A hunter photographed an adult male jaguar in Southeast Arizona
after his dogs treed it, Arizona Game and Fish Department officials
Weather permitting Saturday night, crews will be conducting
burnout operations in Carr and Ramsey canyons. Crews made progress
with operations in Miller Canyon, trying to keep the fire west of
Arizona 92. The fire made a run Saturday afternoon toward the
highway from the canyon, but crews fo…
The dozer was working to build a fire line, fort's commander
says. Water trucks will now be used to spray behind dozers.
Meanwhile, the much larger Monument Fire is holding in Miller
Canyon, above homes, but winds are a worry. Cost to fight it so
far: $4.1 million. Evacuated: 2,900 homes.
The Mexican gray wolf could get stronger protection,
environmentalists say, due to a federal decision to consider
classifying it as an endangered species on its own.
The young girl stands in the sunshine, holding a solar panel, a
symbol of a new copper mine's environmental promise.
The biologist at the center of the controversy over a jaguar's
capture and subsequent death last year admitted Friday in federal
court that he tried to snare the animal, known as Macho B.
An Arizona Game and Fish Department employee has been put on
administrative leave as a result of an internal department
investigation into last year's capture and death of the jaguar
Macho B, the department said Tuesday.
The Mexican wolf population in Arizona and New Mexico plunged to
its lowest level in seven years in 2009, with eight wolves
including four pups found dead last year, officials said
Last year's capture of the last known wild jaguar in the United
States by state workers was intentional - and the evidence points
to criminal wrongdoing, a new federal report says.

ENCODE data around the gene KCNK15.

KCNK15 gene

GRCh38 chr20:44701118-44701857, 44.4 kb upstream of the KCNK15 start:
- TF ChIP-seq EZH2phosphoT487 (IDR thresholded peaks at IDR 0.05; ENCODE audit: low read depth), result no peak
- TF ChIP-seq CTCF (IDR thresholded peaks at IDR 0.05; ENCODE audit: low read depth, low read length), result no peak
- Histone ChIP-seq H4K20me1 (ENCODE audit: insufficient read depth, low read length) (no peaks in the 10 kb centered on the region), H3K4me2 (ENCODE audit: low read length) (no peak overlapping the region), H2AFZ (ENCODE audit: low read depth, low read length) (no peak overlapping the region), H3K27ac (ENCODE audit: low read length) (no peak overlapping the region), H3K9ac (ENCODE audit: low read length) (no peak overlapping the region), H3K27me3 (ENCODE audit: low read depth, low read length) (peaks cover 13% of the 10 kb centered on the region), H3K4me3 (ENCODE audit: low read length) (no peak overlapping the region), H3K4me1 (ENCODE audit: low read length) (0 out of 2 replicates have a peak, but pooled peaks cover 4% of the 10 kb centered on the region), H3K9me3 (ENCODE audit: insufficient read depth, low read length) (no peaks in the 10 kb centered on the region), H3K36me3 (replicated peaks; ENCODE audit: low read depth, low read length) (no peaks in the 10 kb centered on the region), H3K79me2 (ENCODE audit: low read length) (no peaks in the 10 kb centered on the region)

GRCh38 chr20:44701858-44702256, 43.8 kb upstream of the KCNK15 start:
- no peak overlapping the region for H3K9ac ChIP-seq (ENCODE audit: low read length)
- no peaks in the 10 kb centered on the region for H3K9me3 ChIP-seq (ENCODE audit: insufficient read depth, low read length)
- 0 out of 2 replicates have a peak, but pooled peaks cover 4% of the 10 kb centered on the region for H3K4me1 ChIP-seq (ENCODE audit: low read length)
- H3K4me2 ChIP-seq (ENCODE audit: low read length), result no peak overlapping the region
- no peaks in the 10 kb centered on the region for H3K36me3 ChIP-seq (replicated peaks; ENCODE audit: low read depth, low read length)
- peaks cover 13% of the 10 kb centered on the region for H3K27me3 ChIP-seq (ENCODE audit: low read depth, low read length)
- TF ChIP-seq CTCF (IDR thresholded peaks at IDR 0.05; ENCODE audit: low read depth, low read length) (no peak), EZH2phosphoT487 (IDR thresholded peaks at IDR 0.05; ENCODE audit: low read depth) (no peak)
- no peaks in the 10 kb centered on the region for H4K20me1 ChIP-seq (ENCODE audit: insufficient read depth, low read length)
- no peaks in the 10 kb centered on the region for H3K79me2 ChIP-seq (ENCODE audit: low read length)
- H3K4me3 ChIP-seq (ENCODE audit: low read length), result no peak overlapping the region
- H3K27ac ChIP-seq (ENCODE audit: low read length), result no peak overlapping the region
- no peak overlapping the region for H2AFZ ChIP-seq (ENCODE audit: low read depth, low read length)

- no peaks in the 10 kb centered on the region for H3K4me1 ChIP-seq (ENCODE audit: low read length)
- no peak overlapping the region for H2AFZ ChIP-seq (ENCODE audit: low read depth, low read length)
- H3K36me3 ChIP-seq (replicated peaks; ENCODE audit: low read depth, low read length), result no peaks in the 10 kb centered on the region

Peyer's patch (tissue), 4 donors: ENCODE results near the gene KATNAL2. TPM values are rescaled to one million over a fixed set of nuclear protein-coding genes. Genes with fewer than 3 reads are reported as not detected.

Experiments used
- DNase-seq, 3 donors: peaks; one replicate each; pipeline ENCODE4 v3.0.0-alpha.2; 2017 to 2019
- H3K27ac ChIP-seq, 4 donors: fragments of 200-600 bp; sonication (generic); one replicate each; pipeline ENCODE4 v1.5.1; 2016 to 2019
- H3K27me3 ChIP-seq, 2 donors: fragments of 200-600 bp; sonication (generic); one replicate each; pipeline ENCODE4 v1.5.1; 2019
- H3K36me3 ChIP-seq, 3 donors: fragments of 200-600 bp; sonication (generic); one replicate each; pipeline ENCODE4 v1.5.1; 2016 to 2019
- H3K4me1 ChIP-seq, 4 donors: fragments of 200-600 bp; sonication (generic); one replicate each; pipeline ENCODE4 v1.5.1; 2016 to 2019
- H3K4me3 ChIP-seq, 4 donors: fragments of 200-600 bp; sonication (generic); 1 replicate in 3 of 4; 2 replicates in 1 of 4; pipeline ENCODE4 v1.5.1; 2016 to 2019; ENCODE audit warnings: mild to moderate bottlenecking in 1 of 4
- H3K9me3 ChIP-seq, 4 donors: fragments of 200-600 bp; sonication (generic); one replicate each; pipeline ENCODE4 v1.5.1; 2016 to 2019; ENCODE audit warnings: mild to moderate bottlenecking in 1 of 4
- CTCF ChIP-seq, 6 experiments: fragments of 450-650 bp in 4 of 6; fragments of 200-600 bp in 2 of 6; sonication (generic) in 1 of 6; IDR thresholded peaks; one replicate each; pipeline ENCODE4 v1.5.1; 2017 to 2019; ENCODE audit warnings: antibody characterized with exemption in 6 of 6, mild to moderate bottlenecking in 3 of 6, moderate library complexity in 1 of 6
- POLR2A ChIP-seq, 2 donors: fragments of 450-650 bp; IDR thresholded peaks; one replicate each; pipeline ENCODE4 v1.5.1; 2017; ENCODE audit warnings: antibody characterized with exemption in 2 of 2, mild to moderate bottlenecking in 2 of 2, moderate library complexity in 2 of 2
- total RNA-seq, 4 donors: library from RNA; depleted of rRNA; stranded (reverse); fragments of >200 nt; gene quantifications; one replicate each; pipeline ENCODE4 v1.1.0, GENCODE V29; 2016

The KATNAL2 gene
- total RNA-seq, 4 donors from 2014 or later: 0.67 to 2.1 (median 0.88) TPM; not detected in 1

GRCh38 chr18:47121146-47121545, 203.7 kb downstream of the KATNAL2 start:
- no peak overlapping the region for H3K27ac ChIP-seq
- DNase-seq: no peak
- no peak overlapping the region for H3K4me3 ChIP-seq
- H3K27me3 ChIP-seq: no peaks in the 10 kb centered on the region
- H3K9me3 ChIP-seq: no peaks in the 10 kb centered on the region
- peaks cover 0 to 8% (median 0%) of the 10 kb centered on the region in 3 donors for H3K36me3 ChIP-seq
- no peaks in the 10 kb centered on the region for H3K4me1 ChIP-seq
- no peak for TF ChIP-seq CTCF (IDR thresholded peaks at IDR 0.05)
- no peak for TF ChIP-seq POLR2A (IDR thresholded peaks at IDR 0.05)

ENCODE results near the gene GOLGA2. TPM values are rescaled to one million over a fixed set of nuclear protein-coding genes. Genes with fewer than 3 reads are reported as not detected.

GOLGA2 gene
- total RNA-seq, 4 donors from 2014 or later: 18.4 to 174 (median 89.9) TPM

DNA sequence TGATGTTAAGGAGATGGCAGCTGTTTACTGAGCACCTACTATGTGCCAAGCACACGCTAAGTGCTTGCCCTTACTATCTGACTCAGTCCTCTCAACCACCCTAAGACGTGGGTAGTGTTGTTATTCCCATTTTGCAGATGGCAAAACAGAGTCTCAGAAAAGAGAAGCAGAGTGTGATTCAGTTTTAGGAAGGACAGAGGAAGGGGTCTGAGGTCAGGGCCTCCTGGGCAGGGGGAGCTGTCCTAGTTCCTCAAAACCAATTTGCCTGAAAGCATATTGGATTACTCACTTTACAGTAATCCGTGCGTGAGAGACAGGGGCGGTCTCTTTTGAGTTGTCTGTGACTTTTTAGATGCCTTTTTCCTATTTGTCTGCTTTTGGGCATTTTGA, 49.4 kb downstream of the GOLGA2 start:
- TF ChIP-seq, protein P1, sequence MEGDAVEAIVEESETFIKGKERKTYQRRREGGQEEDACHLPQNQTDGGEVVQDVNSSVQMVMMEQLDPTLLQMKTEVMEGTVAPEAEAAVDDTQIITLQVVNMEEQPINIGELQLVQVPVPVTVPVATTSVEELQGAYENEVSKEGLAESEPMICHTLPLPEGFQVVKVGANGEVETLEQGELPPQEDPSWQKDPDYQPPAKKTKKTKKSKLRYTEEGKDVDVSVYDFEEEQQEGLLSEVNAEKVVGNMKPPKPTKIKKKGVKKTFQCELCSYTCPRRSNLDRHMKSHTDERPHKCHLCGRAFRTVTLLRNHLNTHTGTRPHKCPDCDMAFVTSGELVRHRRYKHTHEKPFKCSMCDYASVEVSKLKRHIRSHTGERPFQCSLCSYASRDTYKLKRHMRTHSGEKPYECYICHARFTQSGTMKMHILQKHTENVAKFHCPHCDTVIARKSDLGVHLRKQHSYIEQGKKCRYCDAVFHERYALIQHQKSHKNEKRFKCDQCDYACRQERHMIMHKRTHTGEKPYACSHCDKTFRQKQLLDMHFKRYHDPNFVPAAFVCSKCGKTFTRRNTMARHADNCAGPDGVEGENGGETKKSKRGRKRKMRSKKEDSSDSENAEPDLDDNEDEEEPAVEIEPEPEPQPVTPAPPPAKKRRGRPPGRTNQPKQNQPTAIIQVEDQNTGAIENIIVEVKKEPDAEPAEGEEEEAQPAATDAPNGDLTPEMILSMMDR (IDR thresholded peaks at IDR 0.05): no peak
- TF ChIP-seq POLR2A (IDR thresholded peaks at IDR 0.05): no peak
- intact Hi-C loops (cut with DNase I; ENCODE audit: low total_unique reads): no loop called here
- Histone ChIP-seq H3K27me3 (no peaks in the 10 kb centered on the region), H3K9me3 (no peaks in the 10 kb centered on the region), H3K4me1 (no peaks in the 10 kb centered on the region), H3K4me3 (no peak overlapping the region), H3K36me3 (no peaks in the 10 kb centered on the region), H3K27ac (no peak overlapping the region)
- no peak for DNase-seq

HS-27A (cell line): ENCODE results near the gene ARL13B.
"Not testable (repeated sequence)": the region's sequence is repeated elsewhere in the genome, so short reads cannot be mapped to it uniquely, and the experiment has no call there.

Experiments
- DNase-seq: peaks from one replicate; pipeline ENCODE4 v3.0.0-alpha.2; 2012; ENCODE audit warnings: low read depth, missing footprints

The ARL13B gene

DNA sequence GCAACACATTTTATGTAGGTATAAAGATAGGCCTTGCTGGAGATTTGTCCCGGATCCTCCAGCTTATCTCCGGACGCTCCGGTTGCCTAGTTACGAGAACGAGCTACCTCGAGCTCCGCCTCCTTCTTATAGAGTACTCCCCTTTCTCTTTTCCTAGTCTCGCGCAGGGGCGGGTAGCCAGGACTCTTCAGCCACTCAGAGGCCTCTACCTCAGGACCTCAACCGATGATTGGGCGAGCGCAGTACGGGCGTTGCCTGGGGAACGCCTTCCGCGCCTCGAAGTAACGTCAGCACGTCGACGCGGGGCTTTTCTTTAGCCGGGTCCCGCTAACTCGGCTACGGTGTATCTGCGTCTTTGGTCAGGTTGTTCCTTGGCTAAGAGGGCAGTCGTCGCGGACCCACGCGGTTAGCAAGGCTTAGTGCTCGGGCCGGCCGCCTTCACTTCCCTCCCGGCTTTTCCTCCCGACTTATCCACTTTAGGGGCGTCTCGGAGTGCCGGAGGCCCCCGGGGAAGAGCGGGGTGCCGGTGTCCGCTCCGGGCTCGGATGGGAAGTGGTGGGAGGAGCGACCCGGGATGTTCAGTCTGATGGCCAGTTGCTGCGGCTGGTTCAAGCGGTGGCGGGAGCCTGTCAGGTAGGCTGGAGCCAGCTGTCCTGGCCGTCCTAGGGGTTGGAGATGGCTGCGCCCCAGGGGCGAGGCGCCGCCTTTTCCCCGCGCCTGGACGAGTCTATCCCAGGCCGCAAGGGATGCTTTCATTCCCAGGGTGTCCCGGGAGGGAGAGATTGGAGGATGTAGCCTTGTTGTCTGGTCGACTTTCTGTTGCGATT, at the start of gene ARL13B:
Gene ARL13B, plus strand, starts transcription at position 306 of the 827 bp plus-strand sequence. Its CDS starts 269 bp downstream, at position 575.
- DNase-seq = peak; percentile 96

The capture of Macho B, the last known wild jaguar in the United States, was intentional, according to a new investigative report by the Interior Department's Office of Inspector General.
The two young biologists tried to sedate the snared jaguar with
a blow gun. They thrust at it with an improvised jab stick.
Arizona's Game and Fish Department may have lacked the proper
permit to capture a jaguar when Macho B stepped into a snare trap
in Southern Arizona's oak woodlands last February.
The State Game and Fish employees who captured Macho B Feb. 18
used the simplest existing protocol for handling the wild cat, not
a more complete one that could have better protected the nation's
last known wild jaguar.
The U.S. Fish and Wildlife Service will open a criminal
investigation into the circumstances surrounding the capture and
euthanization of the jaguar Macho B, service officials said
A trap the state says inadvertently snared the last known wild
jaguar in the United States actually was baited with female jaguar
scat, a member of the Borderlands Jaguar Detection Project
New information about the Feb. 18 capture and subsequent death
of Macho B has prompted an investigation by Arizona's Attorney
Pulte Homes has pulled out of a proposed Anthem housing
development in Benson, citing the weak national housing market.